OfficeSuite Pro imitates Microsoft Office, right down to the icons, with the ability to create simple text, spreadsheet or presentation documents. The on-screen keyboard is fully capable of taking extensive notes. For more structured documents, however, tablets still cannot compete with a proper physical keyboard and trackpad or mouse – even with an external plug-in tablet keyboard. And Microsoft’s Office software for Android is better for bigger productivity tasks. The on-screen keyboard’s magnifying glass and selection tools can be a bit glitchy when attempting to select or edit certain text. The on-screen keyboard also uses information from your other accounts – Google, Facebook, Twitter – to personalise the predictive text input to match your writing style. We didn’t notice any difference in the text that was being suggested by the keyboard while typing – apart from its recognition of personal information such as email addresses.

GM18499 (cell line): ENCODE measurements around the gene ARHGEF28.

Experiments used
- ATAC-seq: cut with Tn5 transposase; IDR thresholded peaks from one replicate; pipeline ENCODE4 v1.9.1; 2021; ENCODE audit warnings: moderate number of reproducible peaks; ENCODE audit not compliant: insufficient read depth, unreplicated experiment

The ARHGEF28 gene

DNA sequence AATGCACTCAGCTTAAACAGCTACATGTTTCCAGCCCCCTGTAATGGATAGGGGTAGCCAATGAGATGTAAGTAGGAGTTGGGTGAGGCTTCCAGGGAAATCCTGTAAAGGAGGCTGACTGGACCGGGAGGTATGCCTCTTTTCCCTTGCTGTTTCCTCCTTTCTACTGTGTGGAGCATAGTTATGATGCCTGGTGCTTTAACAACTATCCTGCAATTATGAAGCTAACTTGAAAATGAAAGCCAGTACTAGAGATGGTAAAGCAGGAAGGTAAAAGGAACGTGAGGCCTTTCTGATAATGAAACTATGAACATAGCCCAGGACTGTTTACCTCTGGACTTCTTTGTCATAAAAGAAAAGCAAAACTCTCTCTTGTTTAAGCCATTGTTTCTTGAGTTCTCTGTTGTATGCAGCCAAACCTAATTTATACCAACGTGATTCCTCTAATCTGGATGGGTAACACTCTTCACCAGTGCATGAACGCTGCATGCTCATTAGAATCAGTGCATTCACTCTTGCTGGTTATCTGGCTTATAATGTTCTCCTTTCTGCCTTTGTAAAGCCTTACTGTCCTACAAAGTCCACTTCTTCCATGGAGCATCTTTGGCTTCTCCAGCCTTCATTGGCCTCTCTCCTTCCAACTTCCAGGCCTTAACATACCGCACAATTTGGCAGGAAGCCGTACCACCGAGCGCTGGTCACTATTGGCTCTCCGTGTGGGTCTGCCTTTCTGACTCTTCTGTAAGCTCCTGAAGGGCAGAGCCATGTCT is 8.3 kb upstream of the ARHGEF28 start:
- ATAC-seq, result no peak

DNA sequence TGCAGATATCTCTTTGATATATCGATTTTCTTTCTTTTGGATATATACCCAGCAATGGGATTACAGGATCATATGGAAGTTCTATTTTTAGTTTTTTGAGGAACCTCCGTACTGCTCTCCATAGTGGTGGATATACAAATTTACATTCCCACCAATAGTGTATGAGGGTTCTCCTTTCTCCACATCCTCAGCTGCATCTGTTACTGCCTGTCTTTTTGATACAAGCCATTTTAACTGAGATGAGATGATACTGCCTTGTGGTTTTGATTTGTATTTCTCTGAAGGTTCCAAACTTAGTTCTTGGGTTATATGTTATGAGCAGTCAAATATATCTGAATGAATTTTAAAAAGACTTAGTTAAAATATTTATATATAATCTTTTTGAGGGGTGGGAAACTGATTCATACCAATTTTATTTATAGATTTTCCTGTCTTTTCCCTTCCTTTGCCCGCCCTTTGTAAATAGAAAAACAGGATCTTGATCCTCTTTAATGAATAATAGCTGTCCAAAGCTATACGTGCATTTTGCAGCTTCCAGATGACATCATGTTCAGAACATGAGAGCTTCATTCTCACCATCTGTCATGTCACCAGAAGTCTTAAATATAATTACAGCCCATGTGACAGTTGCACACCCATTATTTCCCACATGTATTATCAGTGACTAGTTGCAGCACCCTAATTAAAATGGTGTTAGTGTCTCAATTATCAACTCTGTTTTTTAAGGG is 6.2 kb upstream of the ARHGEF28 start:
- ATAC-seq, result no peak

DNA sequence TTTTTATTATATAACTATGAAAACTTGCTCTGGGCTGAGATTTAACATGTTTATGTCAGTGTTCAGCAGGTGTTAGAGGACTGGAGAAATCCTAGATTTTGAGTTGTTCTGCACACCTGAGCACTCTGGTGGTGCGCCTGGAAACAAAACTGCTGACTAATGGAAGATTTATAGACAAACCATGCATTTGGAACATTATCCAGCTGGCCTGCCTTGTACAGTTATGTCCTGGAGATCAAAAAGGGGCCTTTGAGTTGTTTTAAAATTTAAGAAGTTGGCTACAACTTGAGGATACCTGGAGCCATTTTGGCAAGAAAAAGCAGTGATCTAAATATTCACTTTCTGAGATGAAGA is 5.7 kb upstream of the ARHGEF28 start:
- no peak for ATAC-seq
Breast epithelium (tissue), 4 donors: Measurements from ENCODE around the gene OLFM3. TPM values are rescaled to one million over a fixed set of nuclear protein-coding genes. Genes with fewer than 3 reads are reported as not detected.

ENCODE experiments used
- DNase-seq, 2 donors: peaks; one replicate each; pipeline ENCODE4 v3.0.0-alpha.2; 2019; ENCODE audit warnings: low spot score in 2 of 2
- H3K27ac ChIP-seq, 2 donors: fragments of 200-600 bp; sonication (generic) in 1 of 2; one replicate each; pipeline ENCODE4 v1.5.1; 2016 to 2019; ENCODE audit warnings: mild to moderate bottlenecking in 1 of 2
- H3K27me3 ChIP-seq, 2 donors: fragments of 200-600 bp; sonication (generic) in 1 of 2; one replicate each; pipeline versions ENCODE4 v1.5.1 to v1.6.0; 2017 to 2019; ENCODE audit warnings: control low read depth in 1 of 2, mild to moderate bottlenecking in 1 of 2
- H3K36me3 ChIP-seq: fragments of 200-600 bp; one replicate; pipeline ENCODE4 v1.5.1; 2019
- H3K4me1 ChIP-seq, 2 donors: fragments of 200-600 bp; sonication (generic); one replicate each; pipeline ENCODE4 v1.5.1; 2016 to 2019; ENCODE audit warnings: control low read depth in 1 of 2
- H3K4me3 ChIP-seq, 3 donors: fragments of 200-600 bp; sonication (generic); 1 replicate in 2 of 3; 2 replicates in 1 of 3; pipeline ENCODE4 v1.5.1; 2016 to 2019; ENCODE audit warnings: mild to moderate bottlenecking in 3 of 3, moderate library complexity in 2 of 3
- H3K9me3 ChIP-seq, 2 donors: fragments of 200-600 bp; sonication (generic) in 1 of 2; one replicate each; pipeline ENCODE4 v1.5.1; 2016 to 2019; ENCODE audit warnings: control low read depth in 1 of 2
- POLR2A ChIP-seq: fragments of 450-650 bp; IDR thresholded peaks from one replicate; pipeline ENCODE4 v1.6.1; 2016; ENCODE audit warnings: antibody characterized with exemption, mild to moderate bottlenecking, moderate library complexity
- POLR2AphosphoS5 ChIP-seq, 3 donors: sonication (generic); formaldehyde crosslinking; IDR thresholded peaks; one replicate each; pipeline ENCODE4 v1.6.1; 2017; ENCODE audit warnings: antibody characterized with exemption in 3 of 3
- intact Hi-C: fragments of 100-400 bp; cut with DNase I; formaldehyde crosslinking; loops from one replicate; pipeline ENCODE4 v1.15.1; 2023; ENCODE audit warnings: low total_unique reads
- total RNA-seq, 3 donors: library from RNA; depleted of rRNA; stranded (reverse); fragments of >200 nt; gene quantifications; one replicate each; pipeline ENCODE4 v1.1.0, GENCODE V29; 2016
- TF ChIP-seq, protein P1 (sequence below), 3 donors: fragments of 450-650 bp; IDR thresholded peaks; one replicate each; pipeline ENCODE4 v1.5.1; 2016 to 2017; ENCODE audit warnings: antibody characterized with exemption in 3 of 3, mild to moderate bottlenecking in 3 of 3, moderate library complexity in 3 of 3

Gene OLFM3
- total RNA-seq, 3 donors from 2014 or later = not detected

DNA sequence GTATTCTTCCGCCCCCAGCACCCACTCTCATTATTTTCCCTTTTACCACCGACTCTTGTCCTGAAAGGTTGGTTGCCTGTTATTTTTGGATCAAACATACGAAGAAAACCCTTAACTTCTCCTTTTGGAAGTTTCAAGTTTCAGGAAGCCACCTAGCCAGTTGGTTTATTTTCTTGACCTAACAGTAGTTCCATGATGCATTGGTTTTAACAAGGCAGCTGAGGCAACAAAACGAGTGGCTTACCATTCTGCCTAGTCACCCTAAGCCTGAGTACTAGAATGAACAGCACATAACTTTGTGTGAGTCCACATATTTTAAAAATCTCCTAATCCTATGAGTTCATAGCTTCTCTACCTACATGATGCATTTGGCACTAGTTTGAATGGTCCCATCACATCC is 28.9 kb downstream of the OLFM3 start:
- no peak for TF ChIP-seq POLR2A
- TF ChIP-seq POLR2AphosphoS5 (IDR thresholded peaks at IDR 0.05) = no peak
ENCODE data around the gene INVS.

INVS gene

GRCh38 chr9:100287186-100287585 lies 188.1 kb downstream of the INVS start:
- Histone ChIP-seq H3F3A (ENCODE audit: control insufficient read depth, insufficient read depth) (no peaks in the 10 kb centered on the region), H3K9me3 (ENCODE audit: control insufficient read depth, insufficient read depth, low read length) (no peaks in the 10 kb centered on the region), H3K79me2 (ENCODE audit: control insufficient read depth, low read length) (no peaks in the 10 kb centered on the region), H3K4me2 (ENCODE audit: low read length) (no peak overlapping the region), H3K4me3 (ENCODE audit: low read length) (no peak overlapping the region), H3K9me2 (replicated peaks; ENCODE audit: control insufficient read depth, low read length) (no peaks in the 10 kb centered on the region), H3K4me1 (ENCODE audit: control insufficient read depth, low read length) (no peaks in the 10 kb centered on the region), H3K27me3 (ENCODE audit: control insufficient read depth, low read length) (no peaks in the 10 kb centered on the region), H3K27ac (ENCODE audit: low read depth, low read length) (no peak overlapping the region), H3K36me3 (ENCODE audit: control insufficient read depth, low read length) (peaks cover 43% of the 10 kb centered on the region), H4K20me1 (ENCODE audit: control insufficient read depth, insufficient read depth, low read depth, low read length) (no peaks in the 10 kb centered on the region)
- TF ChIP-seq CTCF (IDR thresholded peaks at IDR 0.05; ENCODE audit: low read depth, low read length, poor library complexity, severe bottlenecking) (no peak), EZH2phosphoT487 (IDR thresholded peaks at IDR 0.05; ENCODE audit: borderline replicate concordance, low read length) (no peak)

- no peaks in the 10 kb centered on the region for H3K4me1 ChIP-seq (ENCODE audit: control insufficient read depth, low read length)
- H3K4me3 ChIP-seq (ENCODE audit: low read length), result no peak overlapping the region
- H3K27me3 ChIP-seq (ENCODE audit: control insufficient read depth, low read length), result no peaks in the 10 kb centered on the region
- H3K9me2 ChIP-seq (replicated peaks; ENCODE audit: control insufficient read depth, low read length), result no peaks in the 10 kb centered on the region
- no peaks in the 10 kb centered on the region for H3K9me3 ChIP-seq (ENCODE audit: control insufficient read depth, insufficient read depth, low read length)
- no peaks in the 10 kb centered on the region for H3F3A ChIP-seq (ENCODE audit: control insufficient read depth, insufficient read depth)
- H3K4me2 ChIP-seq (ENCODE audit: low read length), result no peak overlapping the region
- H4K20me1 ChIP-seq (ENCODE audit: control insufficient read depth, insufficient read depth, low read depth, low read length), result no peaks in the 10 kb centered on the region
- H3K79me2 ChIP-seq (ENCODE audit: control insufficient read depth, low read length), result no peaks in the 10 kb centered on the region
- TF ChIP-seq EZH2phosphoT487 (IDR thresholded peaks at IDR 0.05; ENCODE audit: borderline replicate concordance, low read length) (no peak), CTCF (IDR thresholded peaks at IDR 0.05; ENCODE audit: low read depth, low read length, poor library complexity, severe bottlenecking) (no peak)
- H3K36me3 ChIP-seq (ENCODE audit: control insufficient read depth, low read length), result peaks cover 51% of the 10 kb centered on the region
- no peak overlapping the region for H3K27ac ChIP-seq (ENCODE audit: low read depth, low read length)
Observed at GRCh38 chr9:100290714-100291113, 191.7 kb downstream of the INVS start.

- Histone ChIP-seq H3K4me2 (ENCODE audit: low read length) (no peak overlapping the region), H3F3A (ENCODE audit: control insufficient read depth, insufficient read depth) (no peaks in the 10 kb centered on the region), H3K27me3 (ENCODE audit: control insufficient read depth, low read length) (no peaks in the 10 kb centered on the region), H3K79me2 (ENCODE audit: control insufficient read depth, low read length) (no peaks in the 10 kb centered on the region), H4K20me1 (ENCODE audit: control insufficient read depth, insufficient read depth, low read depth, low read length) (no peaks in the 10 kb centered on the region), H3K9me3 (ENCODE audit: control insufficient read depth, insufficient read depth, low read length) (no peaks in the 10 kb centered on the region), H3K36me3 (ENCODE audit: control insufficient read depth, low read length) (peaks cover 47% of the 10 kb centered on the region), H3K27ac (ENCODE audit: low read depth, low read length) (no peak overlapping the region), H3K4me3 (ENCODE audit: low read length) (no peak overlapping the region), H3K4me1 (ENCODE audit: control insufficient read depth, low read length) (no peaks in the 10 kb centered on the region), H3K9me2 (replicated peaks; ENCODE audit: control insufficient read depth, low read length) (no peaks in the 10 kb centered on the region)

A social network newsfeed aggregator entitled Socialife is included and is similar to Flipboard and HTC’s superior BlinkFeed. News aggregator apps are also now available from Facebook and Yahoo, with varying degrees of success. Meanwhile, the Xperia Lounge and Sony Select apps offer a host of audio-visual recommendations including video clips, selected movies and tracks.

The PlayStation connectivity apps are aimed at PlayStation account holders who can – via the PlayStation and PlayStation Mobile apps – access account info, chat with friends, purchase downloads from the PlayStation Store and even play a limited amount of arcade-style titles, including sci-fi shooter Alien Breed and the classic Lemmings. These apps are not unique to the Xperia Z2 Tablet and can be downloaded via the Google Play store onto other Android-powered devices too. We’re told that the PlayStation Mobile app in particular may have compatibility issues with third-party products.

Even if you’re not a gamer, it’s worth trying out the Xperia Z2 Tablet. Its light weight and thinness make it extremely easy to use for tilt-control games such as Real Racing 3, which worked a charm on the device. Playing online using a wi-fi connection was a breeze, and the decent-sized screen and vivid colour display made it all the more immersive. It really couldn’t be easier for new users to take to gaming with portable devices such as the Xperia Z2 Tablet.